An American woman is shot and killed by her partner every 16 hours. But guns don’t just kill women; they’re also often used to scare and control them. A new study from University of Pennsylvania, reported in the Trace yesterday, estimates that 4.5 million women have been bullied or coerced with a firearm by an intimate partner.
Leslie Morgan Steiner is one of those women. Here (with her ex-husband’s name and other identifying details changed) she writes about what it’s like to live with the knowledge that a violent partner has a collection of guns at the ready.
Conor first attacked me five days before our wedding. In the little ranch house we’d bought to start married life together, he choked me and banged my head against a wall. His fingers left ten red-brown bruises on my neck. They faded just in time for me to put on my mother’s wedding dress and marry him, despite what he’d done.
I’d met Conor the year I turned 22. Back then, I had never seen or touched a gun. I’d just graduated from college and was a writer and editor at Seventeen magazine. Conor was a Wall Street trader. We met on the New York City subway, and after a whirlwind courtship, I agreed to marry him and leave my job and the city I loved to start a new life with him in a small town in New England.
After that first assault, I assumed he’d never hurt me again, because I knew that he loved me. I also knew Conor’s secret: that he’d been repeatedly abused by his stepfather as a child. But I didn’t know anything about the longterm impact of childhood trauma, or how difficult it would be for him to keep his abusive past out of our marriage.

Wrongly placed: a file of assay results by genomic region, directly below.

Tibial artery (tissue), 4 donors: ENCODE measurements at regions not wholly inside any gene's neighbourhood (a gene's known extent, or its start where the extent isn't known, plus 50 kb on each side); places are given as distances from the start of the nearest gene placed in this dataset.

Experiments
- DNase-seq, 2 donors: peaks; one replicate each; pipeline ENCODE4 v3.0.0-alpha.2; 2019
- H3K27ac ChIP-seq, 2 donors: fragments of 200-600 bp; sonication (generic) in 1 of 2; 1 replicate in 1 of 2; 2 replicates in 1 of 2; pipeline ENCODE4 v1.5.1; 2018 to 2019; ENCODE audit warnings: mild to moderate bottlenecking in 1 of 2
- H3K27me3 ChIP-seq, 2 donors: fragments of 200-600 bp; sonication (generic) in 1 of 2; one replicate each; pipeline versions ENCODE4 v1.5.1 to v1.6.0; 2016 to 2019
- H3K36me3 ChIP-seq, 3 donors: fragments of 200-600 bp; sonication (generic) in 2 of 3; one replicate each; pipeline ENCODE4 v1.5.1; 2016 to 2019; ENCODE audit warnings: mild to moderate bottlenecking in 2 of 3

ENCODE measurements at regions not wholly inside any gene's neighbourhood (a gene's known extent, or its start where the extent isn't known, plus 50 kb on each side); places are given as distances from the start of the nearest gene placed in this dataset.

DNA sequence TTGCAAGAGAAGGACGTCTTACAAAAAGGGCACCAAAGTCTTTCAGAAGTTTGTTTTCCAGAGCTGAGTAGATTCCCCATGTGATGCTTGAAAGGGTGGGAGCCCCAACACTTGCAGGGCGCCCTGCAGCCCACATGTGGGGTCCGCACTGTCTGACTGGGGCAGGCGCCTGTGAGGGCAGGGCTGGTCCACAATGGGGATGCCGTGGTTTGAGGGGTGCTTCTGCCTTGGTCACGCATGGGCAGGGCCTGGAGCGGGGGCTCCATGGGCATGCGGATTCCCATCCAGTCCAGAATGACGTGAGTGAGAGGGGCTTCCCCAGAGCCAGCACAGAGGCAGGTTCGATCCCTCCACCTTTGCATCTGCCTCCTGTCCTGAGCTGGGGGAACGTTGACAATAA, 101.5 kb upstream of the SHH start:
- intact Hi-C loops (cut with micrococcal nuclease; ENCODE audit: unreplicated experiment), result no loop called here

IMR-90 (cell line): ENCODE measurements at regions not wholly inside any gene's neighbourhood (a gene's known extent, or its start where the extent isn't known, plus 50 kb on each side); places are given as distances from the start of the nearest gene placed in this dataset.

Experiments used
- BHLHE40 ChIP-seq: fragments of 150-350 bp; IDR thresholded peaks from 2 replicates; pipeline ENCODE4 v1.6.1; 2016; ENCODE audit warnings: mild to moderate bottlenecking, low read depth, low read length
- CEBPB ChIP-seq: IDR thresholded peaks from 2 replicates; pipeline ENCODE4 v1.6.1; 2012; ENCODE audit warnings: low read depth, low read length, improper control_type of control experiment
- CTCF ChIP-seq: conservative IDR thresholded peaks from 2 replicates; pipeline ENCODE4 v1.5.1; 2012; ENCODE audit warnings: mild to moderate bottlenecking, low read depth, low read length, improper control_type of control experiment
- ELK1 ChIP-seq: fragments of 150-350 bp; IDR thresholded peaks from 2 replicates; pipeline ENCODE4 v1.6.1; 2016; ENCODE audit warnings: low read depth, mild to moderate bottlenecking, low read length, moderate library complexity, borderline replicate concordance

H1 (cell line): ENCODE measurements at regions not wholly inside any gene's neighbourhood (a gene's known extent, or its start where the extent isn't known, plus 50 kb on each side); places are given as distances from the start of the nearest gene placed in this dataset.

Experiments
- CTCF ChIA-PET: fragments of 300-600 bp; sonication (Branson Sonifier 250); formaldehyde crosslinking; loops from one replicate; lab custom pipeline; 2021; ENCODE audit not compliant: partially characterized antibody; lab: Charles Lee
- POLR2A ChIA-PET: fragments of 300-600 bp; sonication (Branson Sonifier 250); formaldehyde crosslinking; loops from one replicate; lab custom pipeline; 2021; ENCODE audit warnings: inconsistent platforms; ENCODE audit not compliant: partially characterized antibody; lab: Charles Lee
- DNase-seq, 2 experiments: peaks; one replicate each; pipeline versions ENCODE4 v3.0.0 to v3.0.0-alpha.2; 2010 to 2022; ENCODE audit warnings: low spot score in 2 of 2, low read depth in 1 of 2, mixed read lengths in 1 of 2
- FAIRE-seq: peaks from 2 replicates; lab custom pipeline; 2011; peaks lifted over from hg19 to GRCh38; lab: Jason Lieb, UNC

A statistical guide to firearms, intimate partner abuse, and the children, parents, and police who become victims, too.
A week after he strangled me, on our honeymoon, he punched me in the face. As we drove home from the beach cottage where we’d spent our first days together as a married couple, he threw a cold Big Mac at me in a fit of rage.
The first time Conor came home with a gun, we’d been married for three months. Gun ownership was widespread and legal in the rural state where we lived. Conor’s new company had an employee gun range, the way other corporations had gyms or daycare centers. I froze the first time I saw Conor’s gun, which looked like a matte black children’s water pistol, sitting on our dining room table next to a bowl of apples. It turned out to be something called a Glock.
Conor smiled when he saw my surprise.
“We need to stay safe, babe,” he explained. “You have no idea how violent people can be. You grew up so sheltered. I want you to be able to protect yourself when I’m not here.”
Living with loaded guns, especially in a small town with almost no crime, in a household where the guns were not for hunting or recreation, baffled and frightened me. It undermined my sense of safety in my own home.
The manipulative tactic of “gaslighting” always comes this way — disguised as love and concern, it’s really an attempt to deny someone’s perceptions. That Glock was not there to keep me safe, though it did make Conor feel strong in ways he’d never felt as a child. As a young boy, his mother had stood by helplessly as his stepfather broke Conor’s arm, his ribs, his collarbone. His stepfather also beat his mother in front of Conor. What I couldn’t see as his wife was that Conor’s power came at my expense. If he kept me insecure and afraid, I couldn’t leave him, couldn’t abandon him the way his mother had.
For that, the Glock soon wasn’t enough. A few months later, Conor came home with a Colt .45. Next was a Smith & Wesson .38 snub-nosed pistol. He put the .38 in his pants pocket, the Glock in our car’s glove compartment, and the Colt .45 under the pillow of our bed. He kept them loaded with hollow point bullets. A cold shiver ran through me when Conor explained that this type of ammunition “worked best” because it exploded upon impact with human flesh.